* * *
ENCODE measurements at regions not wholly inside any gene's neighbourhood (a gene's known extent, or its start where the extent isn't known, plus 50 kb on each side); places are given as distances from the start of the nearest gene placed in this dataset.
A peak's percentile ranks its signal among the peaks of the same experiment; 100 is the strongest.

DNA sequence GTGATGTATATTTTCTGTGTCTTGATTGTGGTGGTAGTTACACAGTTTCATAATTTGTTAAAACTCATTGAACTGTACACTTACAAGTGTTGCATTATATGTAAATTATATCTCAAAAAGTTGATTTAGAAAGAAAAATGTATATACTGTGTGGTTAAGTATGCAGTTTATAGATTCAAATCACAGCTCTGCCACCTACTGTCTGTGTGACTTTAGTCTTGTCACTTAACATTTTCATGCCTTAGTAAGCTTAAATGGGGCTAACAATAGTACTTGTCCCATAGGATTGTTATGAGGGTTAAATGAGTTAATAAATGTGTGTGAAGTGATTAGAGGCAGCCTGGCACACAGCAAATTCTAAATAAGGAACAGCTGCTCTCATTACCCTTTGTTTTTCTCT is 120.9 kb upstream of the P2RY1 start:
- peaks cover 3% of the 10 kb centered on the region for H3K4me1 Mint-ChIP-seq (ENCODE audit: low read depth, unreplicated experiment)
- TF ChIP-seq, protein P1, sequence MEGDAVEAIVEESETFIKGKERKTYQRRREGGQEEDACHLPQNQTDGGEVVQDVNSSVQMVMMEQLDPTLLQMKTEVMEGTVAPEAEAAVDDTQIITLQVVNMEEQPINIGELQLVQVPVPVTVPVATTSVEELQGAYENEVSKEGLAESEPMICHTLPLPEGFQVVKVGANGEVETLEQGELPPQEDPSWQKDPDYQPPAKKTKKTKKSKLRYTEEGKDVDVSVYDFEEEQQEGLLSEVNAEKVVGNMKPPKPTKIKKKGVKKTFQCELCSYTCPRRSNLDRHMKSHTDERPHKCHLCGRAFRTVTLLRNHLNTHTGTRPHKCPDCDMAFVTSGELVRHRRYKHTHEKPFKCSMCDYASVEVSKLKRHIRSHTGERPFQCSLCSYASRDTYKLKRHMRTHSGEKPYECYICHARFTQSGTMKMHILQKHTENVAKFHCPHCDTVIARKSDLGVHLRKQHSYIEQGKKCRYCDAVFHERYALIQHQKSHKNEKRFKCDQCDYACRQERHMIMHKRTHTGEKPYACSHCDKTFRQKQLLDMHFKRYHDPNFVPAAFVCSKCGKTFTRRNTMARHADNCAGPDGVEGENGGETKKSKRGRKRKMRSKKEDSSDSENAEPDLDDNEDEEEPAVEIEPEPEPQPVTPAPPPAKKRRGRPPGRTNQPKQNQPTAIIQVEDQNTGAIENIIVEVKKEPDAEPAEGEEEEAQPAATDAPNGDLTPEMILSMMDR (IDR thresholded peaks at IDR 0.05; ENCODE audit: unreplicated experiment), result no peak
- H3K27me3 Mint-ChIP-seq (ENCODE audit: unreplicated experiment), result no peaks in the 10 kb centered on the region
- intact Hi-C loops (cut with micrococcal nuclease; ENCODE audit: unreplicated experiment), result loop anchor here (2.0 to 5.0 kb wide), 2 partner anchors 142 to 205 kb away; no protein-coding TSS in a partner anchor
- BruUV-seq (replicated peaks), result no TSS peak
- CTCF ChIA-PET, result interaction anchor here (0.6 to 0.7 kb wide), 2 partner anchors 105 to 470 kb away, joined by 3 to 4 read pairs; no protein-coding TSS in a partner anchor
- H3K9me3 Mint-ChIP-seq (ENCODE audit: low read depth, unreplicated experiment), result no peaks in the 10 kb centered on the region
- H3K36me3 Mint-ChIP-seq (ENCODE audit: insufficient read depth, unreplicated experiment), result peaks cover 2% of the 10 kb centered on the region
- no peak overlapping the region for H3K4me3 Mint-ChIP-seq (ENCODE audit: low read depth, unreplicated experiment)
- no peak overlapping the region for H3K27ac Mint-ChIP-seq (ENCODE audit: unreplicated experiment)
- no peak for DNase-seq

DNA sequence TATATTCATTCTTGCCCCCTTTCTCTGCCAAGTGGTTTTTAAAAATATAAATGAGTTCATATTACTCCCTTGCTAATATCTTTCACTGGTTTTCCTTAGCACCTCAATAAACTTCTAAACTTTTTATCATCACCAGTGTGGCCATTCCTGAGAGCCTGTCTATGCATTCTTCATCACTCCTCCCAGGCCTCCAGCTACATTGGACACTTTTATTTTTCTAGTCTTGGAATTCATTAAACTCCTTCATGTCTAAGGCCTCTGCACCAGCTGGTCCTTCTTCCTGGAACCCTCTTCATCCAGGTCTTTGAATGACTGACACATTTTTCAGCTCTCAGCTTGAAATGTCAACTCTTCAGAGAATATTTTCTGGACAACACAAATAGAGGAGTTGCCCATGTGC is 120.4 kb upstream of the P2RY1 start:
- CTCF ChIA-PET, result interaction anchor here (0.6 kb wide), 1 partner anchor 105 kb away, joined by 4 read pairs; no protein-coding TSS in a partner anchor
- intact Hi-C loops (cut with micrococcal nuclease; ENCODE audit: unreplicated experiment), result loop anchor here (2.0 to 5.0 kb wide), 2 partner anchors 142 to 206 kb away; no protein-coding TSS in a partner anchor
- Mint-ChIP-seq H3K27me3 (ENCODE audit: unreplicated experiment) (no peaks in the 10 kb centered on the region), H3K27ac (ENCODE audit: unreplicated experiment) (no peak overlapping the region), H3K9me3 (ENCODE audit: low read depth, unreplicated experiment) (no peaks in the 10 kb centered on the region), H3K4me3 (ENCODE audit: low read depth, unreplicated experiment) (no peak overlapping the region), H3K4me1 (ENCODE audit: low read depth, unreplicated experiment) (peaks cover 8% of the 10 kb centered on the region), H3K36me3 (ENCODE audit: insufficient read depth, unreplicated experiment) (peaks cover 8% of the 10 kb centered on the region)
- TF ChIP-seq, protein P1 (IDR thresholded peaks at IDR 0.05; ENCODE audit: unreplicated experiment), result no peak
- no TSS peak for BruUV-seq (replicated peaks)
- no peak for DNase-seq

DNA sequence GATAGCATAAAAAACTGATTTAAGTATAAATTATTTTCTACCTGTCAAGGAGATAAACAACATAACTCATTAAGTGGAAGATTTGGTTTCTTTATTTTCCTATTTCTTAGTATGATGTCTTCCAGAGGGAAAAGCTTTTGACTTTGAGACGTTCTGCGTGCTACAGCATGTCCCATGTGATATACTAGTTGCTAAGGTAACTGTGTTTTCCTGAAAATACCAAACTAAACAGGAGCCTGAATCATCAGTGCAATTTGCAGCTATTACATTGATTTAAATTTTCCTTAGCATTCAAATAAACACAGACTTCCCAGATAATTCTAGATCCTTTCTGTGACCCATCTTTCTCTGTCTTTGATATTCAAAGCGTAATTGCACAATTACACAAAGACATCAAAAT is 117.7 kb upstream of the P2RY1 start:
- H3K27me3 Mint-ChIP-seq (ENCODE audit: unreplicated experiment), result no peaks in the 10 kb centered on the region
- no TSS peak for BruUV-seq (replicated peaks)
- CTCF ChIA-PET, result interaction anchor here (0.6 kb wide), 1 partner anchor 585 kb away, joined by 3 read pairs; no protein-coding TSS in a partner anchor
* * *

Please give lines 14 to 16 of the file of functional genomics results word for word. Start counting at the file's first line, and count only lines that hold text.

- no peak for DNase-seq

DNA sequence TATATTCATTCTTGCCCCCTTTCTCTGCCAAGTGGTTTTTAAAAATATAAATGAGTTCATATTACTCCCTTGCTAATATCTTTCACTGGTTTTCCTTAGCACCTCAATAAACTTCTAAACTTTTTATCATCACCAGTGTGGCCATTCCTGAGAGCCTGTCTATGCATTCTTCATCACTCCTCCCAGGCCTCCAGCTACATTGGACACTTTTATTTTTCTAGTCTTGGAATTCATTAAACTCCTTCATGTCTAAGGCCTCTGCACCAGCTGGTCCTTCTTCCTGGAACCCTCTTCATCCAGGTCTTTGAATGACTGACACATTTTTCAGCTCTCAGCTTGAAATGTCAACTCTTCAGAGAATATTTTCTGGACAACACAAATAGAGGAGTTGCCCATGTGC is 120.4 kb upstream of the P2RY1 start:
- CTCF ChIA-PET, result interaction anchor here (0.6 kb wide), 1 partner anchor 105 kb away, joined by 4 read pairs; no protein-coding TSS in a partner anchor